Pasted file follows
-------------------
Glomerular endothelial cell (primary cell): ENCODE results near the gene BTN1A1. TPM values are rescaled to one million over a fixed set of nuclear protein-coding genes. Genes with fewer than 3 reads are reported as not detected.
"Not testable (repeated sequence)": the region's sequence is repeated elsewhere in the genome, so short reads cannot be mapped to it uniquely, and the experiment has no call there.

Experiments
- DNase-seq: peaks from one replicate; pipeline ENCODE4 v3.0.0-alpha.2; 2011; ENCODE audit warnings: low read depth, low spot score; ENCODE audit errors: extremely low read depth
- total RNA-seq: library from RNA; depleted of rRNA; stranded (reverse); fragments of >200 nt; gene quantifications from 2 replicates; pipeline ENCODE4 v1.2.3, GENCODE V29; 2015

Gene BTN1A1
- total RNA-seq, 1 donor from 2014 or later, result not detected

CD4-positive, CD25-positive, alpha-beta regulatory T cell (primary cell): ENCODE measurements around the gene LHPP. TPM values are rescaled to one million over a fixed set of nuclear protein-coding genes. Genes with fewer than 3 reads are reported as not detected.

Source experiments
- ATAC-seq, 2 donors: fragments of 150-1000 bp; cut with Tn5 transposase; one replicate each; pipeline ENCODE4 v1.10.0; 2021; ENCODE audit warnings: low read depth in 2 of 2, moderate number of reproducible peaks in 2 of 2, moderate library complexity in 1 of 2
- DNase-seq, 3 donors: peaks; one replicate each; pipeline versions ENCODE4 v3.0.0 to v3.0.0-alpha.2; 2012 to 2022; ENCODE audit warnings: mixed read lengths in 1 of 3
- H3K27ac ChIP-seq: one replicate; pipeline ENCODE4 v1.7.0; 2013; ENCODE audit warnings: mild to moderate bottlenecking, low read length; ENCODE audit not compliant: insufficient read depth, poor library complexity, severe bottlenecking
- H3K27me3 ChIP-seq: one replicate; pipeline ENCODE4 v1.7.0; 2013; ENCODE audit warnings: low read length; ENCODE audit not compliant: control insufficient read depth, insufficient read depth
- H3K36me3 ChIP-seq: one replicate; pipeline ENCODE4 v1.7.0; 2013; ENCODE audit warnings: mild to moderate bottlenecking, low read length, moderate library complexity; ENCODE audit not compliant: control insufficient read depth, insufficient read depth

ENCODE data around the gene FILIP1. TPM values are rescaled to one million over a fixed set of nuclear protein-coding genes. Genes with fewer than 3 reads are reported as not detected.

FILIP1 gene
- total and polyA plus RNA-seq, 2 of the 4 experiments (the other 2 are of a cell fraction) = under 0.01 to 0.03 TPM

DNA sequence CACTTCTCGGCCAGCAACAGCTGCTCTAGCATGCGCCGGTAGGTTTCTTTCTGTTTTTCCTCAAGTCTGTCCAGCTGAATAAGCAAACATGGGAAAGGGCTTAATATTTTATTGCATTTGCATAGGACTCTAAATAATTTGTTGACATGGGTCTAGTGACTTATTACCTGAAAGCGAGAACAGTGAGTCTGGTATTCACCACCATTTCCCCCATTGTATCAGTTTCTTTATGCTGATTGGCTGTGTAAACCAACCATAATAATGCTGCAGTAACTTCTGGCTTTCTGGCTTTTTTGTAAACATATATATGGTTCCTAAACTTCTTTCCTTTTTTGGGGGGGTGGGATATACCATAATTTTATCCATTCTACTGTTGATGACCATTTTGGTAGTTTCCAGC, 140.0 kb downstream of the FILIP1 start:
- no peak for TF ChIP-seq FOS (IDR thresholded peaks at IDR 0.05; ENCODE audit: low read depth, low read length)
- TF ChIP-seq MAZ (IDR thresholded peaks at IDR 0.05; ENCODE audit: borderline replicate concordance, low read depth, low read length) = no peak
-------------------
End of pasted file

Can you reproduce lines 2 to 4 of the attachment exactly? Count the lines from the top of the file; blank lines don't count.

"Not testable (repeated sequence)": the region's sequence is repeated elsewhere in the genome, so short reads cannot be mapped to it uniquely, and the experiment has no call there.

Experiments
- DNase-seq: peaks from one replicate; pipeline ENCODE4 v3.0.0-alpha.2; 2011; ENCODE audit warnings: low read depth, low spot score; ENCODE audit errors: extremely low read depth